There are five contenders in the last heat. ‘Old Brewery Pale Ale’ by Samuel Smith’s, another two from Fuller’s, ‘1845’ and ‘Honey Dew,’ ‘Wychraft Blonde Ale’ from Wychwood Brewery and ‘Brown Ale’ from Newcastle. There wasn’t a bad beer in this heat and making the decision as to which one would go on to the finals was tough, so I start looking at it from the other direction: which one did I look forward to drinking the least? The decision was a little easier then. Newcastle and Wychwood would not be going to the finals. Don’t get me wrong here; both are great beers. It’s just that if I was given the choice I would take a Fuller’s or Samuel Smith’s before the other two.

Here we are, folks, at the final round. Thanks for staying with me this long. For those that drifted off, in the final round we had a strong showing from Fuller’s with ‘ESB,’ ‘London Pride,’ Honey Dew,’ and ‘1845.’ We also have ‘Old Brewery Pale Ale’ and ‘Old Speckled Hen.’ This is too close to call. If you find yourself staring at the beer section, you will not be disappointed with any of these fine British Ales. But if I had to choose an Official British Beer for the Olympics, I would go with Fuller’s. Every one of their beers was brilliant. They have a great variety, traditional English Bitters, plenty of Ales including a light beer, a Belgian style Abbey, an IPA, and a Porter. Something for everyone.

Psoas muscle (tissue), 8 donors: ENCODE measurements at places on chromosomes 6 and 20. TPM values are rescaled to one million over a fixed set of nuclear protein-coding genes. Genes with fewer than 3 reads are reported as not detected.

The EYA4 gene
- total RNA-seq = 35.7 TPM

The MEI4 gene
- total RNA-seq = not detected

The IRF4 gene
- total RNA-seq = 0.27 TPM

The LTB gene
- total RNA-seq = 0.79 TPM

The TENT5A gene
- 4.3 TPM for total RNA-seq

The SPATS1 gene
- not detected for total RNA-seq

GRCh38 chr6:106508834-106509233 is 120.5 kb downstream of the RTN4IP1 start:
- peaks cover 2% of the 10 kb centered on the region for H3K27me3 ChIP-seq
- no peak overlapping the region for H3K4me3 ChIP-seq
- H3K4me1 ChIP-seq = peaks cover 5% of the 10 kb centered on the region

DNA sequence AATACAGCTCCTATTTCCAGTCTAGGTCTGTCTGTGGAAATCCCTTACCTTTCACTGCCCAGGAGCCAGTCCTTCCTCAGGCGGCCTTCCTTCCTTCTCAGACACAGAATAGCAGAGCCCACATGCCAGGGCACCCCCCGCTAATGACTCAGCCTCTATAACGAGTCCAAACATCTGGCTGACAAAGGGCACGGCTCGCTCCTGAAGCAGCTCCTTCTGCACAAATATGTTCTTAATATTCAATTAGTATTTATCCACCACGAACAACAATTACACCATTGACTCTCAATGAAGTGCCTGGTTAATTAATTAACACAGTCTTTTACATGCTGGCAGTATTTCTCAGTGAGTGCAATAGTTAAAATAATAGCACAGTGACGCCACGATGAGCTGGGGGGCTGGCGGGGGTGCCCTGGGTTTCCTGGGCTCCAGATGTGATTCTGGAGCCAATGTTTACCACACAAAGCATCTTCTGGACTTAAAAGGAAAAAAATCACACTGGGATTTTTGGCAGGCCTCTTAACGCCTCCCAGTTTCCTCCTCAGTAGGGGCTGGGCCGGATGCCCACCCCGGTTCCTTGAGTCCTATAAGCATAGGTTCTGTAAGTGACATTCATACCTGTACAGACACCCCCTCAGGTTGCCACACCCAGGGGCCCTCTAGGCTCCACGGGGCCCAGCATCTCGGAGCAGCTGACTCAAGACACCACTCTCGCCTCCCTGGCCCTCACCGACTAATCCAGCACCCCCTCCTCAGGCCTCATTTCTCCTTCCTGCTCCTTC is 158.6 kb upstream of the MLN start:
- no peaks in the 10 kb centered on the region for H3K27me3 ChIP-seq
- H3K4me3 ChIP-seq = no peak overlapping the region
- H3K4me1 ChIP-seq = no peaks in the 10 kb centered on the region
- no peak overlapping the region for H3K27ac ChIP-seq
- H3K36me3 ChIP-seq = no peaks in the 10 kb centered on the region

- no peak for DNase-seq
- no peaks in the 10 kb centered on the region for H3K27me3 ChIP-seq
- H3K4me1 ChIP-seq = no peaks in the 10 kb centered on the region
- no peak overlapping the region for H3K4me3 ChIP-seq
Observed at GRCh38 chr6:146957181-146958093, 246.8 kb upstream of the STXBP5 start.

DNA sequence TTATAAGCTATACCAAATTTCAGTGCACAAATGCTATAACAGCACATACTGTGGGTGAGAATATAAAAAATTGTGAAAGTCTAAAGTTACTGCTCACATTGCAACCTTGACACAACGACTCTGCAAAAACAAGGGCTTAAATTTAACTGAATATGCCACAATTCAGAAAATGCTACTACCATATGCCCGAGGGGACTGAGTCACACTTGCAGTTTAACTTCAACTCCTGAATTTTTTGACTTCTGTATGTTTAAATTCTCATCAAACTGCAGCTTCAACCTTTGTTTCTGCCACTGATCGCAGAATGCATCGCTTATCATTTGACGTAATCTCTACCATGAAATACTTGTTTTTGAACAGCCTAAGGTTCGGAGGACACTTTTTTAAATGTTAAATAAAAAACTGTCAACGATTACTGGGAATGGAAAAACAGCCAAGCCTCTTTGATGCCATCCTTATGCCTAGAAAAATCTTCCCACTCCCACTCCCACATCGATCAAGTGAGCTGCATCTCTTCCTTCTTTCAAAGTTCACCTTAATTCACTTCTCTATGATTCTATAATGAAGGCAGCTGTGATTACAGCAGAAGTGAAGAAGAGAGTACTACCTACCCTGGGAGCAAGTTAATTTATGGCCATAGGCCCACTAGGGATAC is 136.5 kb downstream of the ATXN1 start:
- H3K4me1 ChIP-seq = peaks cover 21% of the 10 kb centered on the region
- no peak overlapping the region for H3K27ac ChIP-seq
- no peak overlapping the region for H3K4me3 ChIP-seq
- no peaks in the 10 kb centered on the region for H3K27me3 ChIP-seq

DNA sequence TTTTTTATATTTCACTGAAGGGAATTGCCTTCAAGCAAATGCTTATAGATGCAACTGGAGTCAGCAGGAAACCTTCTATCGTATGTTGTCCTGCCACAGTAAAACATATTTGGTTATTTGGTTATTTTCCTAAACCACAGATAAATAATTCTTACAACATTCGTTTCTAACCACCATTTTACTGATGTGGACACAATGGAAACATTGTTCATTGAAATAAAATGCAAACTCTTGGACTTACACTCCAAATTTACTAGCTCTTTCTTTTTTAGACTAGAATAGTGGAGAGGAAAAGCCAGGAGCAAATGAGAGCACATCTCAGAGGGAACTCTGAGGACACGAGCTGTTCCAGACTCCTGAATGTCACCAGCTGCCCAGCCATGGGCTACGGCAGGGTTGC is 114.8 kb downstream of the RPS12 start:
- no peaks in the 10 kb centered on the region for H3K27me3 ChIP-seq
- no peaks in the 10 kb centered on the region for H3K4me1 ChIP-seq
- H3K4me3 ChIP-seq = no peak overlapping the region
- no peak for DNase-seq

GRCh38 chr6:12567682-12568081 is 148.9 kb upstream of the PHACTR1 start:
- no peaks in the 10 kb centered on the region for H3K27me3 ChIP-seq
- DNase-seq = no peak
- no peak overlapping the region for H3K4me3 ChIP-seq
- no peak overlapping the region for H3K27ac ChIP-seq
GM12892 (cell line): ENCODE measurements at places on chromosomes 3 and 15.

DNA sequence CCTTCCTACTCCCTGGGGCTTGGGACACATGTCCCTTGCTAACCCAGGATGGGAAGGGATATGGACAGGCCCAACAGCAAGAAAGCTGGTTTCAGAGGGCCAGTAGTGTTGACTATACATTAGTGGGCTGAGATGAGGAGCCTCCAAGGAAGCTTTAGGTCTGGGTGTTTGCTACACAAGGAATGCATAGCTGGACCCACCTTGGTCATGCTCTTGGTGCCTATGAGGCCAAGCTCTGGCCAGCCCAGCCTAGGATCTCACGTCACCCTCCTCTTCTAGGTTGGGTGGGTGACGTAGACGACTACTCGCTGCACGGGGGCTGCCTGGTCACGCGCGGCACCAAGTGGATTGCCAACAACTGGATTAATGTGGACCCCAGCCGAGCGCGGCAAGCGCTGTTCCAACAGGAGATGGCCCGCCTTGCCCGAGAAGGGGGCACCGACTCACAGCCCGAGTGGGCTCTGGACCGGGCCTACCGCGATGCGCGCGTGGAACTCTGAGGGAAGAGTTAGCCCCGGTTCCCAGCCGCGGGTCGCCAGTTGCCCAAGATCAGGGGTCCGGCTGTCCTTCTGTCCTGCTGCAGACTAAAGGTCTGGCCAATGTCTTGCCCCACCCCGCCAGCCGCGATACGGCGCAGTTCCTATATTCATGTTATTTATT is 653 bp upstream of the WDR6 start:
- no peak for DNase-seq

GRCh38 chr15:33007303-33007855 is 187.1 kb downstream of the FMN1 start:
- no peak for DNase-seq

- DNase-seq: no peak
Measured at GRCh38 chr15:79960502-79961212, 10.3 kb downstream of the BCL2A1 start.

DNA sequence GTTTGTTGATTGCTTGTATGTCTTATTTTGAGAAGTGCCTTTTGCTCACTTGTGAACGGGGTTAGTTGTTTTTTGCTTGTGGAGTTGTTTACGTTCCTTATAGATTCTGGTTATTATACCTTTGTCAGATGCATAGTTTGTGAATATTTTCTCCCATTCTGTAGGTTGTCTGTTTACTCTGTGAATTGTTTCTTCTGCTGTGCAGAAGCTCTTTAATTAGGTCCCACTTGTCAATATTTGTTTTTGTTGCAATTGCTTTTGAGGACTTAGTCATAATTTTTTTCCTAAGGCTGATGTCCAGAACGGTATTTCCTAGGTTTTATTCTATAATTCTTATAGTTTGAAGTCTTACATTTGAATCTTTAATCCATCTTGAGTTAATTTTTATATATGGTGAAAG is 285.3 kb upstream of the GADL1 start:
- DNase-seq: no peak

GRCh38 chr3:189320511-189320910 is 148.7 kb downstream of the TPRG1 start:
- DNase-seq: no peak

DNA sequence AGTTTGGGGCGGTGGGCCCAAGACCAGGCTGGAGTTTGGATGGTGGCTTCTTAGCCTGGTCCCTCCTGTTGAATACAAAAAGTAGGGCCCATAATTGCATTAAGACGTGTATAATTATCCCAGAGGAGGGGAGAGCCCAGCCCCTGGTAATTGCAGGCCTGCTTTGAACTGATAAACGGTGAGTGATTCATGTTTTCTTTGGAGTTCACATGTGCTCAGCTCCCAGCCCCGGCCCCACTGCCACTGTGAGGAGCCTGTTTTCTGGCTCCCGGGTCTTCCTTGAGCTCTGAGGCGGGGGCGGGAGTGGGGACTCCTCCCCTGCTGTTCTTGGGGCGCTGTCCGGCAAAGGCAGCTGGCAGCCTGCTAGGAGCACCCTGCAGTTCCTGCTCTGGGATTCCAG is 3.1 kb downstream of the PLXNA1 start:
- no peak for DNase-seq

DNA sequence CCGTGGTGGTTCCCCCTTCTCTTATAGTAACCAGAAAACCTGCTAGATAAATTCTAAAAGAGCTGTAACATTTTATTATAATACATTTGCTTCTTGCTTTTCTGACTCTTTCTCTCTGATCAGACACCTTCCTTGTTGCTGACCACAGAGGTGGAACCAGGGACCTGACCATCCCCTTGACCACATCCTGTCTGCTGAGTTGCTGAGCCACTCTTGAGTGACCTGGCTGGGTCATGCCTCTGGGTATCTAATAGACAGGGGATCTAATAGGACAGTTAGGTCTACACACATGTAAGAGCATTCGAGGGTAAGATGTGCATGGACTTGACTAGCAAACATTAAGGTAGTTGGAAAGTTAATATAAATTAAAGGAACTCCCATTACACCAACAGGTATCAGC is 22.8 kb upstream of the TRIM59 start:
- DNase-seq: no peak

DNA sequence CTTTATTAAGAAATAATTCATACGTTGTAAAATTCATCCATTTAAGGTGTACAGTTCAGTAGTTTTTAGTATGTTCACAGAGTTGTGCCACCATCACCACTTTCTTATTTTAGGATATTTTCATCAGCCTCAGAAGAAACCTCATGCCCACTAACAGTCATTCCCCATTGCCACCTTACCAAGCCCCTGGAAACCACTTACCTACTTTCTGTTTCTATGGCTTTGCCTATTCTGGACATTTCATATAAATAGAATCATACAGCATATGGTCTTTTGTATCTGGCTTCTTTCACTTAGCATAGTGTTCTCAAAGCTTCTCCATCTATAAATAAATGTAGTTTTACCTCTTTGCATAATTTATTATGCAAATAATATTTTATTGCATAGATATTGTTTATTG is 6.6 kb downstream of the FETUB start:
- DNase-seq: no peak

I was never a big Heineken fan from the beginning, and in my opinion they would have been better off using one of their British brands as the Official Beer of the Olympics like John Smith’s or Newcastle. I do need to thank Heineken, as they opened my eyes to a lot of fantastic ales that England and BevMo have to offer.

As you watch the Olympic Games enjoy them with an English beer and please drink responsibly.

Buona Sera,

– Mike

About Mike Morse

Mike Morse, AKA, "The Godfather," is an accomplished home brewer of meads and barrel aged strong ales. His love of craft, both drinking & making, has inspired others to follow in his footsteps. He works for the County of Los Angeles and is also involved heavily in Los Angeles Ale Works.

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  1. Lord British:

    What ho old chap, couldn’t help but notice your frothy-wothy-wiffle-fluff on a few of your suppy-cupsters was somewhat over inflatimated. Seems like you’re wristy-bend-bottle-tipping like a cheese-eating-surrender-monkey.

    Your suppy-sup of Fuller’s 1845 looked spiffy-tasty-great, try drinksy-flask of Black Sheep, it will make you gigglepiss in fits.